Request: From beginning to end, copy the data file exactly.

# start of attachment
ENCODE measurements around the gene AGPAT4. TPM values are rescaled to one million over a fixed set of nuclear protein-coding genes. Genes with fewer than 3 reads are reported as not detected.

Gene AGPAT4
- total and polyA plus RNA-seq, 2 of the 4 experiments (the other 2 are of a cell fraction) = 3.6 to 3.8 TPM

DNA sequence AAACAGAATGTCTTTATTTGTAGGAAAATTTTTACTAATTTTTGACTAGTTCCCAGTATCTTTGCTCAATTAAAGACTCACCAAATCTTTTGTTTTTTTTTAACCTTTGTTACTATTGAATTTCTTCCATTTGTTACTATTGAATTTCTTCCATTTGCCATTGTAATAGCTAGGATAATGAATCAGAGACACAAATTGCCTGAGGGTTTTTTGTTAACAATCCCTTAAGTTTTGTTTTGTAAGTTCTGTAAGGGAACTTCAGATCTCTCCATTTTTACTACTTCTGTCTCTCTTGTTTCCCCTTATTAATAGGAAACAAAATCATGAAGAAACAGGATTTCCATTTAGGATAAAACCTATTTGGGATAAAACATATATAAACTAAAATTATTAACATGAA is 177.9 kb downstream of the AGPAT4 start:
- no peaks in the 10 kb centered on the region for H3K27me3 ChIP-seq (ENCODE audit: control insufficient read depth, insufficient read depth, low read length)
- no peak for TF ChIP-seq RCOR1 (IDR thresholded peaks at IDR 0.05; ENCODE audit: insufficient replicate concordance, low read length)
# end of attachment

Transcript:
ENCODE measurements around the gene AGPAT4. TPM values are rescaled to one million over a fixed set of nuclear protein-coding genes. Genes with fewer than 3 reads are reported as not detected.

Gene AGPAT4
- total and polyA plus RNA-seq, 2 of the 4 experiments (the other 2 are of a cell fraction) = 3.6 to 3.8 TPM

DNA sequence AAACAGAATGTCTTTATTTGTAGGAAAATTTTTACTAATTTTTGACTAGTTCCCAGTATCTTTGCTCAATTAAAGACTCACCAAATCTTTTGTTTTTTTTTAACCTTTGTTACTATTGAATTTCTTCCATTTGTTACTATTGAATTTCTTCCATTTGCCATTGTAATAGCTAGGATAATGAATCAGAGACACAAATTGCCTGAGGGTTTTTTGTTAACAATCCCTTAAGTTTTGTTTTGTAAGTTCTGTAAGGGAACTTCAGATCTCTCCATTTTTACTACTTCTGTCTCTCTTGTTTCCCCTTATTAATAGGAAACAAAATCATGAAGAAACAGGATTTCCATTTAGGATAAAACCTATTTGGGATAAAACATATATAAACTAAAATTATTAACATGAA is 177.9 kb downstream of the AGPAT4 start:
- no peaks in the 10 kb centered on the region for H3K27me3 ChIP-seq (ENCODE audit: control insufficient read depth, insufficient read depth, low read length)
- no peak for TF ChIP-seq RCOR1 (IDR thresholded peaks at IDR 0.05; ENCODE audit: insufficient replicate concordance, low read length)